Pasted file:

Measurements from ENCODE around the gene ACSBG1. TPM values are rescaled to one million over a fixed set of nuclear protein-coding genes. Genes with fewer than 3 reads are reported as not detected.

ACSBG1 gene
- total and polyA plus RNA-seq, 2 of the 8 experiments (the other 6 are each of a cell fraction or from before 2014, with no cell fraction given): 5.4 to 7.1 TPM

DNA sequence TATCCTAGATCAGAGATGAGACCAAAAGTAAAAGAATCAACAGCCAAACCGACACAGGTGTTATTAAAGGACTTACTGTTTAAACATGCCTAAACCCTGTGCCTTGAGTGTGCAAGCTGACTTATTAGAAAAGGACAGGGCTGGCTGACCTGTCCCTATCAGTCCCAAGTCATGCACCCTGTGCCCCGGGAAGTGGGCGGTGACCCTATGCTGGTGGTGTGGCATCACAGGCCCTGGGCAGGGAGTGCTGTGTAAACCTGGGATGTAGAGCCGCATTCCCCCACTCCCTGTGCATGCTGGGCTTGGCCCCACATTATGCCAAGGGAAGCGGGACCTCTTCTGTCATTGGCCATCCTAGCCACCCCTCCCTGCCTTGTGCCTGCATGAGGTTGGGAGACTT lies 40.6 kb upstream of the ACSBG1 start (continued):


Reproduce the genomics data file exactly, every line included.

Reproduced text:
Measurements from ENCODE around the gene ACSBG1. TPM values are rescaled to one million over a fixed set of nuclear protein-coding genes. Genes with fewer than 3 reads are reported as not detected.

ACSBG1 gene
- total and polyA plus RNA-seq, 2 of the 8 experiments (the other 6 are each of a cell fraction or from before 2014, with no cell fraction given): 5.4 to 7.1 TPM

DNA sequence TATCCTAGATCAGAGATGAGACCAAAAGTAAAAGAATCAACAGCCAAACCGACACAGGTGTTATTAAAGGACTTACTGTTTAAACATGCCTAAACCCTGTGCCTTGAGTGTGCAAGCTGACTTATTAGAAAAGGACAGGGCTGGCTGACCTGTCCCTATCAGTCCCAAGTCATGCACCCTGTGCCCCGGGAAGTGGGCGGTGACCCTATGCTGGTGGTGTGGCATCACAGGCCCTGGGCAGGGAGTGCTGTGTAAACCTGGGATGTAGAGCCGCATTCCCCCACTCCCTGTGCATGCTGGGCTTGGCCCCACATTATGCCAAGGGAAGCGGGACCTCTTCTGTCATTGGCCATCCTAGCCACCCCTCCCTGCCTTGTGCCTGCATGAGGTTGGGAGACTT lies 40.6 kb upstream of the ACSBG1 start (continued):